September 28, 2020
With radiation completed, the only thing left was to slowly recover. However, because symptoms of radiation take about two weeks to show up, the two weeks after radiation ends are always the worst. And with no end goal in sight, recovery is very difficult for your mental health.
“I’m not in the best of spirits because I don’t know how much longer this will take,” Dannye wrote in a Facebook post shortly after radiation finished. “It’s so hard to get up every morning and realize that you’re feeling worse than the day before. You keep pinning your hopes on the next day to be the turnaround day and it’s so depressing when it’s not.”
It was easy to underestimate how long and difficult recovery was going to be. Dannye still couldn’t swallow and they continued to increase the pain medication for weeks after radiation ended. The hurdles that Dannye needed to get over seemed almost impossible to clear at that point.
“Big bumps in the road include learning to eat, hoping my taste buds return, hoping my singing voice returns. Getting back to being able to stay awake all day and chase toddlers for a living seems impossible right now,” Dannye wrote.
Eventually, they were able to turn the meds around and start to decrease the doses, but that just led to more problems in the form of withdrawal.
“I’m six weeks post-radiation and in active recovery still,” Dannye wrote in her log in November. “I’m having a hard time with pain and mood swings, trying to work out withdrawal symptoms on the narcotics.”
Her mental health got bad enough that Dannye went to see her psychiatrist. She tried therapy at first but eventually decided on another medication. She was hesitant to add another medication onto the list that she was trying to step down from, but her depressive episodes were too bad to do nothing.
“I just imagined what my mother [who had worked in hospice] would say at the time and she was like, ‘Yeah, I know you’re worried about another med but this one’s very mild and you have to get through now and worry about that later,’” Dannye said.
Along with psychiatric medication, Dannye also did some basic therapy mental exercises to stay positive. And, to lift her mood, Aaron planned a trip to Disneyworld in April.
“I was feeling bad about how exhausted Aaron was, and he was feeling bad about everything I was going through so much that I got a surprise a few days ago,” Dannye wrote in her log. “He brought me something and asked if there was anything else he could do for me. And I joked that he could take us to Disney and he says, ‘Well, I’ve been looking at flights.’”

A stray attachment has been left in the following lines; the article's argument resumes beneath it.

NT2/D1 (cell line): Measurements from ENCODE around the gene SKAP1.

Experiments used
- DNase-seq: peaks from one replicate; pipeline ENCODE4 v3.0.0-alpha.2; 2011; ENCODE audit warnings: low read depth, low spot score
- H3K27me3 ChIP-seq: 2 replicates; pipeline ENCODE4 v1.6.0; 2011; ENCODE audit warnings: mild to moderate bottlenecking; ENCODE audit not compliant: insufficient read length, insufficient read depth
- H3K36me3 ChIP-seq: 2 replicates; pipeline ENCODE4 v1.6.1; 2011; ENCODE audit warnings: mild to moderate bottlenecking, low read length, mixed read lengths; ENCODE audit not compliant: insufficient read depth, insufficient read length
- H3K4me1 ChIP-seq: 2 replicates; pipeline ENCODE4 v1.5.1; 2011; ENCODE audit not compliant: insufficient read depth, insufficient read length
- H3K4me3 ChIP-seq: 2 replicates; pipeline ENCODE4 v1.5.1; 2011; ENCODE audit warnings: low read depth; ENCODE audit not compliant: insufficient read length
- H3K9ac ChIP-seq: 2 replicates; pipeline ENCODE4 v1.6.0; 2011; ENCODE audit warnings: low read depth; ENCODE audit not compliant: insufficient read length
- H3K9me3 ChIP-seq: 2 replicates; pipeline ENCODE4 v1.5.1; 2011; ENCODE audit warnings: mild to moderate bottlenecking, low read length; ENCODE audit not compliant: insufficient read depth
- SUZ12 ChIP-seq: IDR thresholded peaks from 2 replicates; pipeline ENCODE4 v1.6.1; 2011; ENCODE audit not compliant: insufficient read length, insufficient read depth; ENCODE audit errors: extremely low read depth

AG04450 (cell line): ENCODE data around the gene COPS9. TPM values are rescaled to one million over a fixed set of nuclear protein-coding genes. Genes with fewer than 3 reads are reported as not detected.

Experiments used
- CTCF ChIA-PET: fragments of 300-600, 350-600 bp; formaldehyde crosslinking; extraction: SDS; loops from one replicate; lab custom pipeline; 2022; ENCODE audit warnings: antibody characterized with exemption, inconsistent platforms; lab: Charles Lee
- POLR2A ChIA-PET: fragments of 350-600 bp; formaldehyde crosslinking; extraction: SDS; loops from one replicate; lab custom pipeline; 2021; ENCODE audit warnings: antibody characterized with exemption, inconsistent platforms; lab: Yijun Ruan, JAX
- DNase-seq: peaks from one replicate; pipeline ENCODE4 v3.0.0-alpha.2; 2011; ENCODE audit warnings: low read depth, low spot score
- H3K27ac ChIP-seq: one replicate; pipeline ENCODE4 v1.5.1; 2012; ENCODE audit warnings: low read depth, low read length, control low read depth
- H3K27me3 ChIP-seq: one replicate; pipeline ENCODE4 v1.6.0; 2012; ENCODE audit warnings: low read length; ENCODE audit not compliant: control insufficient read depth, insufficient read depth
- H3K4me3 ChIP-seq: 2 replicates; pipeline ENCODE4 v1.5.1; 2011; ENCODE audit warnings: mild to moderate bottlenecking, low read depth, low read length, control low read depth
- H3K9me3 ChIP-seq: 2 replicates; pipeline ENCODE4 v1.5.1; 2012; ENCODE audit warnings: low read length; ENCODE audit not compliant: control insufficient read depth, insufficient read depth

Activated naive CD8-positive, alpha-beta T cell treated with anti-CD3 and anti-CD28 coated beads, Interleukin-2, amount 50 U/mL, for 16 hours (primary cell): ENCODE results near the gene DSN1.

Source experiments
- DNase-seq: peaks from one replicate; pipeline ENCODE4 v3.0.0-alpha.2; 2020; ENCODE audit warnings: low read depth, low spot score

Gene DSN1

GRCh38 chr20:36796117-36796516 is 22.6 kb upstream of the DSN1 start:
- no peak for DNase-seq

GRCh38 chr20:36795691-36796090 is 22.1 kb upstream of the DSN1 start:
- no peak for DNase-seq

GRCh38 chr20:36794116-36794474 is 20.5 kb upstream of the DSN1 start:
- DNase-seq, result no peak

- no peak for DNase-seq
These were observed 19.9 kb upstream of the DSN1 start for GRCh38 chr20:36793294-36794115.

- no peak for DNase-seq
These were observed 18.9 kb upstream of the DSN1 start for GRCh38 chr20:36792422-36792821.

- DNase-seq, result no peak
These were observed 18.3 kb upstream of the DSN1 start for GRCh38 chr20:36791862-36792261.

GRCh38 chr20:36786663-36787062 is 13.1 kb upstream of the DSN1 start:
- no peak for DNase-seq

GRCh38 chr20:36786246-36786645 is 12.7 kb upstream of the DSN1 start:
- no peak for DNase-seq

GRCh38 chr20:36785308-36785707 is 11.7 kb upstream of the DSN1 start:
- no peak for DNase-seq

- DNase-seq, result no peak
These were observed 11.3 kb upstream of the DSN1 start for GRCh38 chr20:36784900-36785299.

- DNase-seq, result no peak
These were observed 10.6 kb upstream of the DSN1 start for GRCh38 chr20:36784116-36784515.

“It was basically, we’re going to go on vacation when you get better,” Aaron said. “And Dannye loves Disney and so we decided to go to Disney World. Could we afford it? Maybe not, but whatever, it’s fine.”
It was slow going, but Dannye continued to pass different milestones. In November, she was able to sleep lying down and still be able to breathe, she was able to taste the salt in her mouthwash, and she was able to go a night without pain medication.
The end of November and December were the worst mentally because Dannye was fully walking down from the drugs.
“On my good days I can work and clean the house and make dinner but not eat it,” Dannye wrote in her log. “And on my bad days, I cry a lot and sleep a lot and feel very useless and awful. I want to be done with cancer treatment. It would be worse if it was the kids but it seems like it’s everything else important: running, eating, my singing voice.”
But it continued to get better, Dannye had a PET scan that confirmed that she was still cancer-free. Because she was younger than most oral cancer patients, her teeth weren’t too damaged by the radiation and she was able to keep them all.
Over time, Dannye was able to start singing with her church choir, although she was quiet and her voice had deepened from the radiation. As her voice slowly got back to normal, she would start to sing slightly higher voice parts. She also started piano lessons so that she could keep playing music even if she wouldn’t be able to sing anymore.
Her doctors started the process of taking her off the feeding tube in January. Dannye was very excited to finally get to eat normally again.
“I would have given my left arm for a glass of water in the middle of treatment. I remember you get to fill [a glass of water] up and you get to hold it and it gets your fingers wet. And then you put it all into the tube, and not a drop of it goes down the back of your throat where it feels like you’re on fire,” Dannye said.
To make sure that she could eat enough without the tube, they had her stop using it for a week or two, and if she was able to maintain her weight without it, they would take the feeding tube out. Dannye lost a little bit of weight in the time span, but it was small enough that they removed the tube anyways.
“[The] policy is to have the same surgeon place and remove the tube, apparently other surgeons are reluctant to work on someone else’s patient, but my surgeon wasn’t coming to the clinic anymore so it had to be someone else,” Dannye said. “They had to really search to find someone willing to do it and they said it was going to hurt more because of that … I had to wait 45 minutes for a doctor and when he walks in he says, ‘This will be painful and traumatic.’”
It wasn’t pleasant, but once her feeding tube was out and the hole had closed, Dannye was able to swim, run and sleep on her side or stomach again.
By February, Dannye was completely off the medications and she switched speech pathology for a voice teacher to help her voice.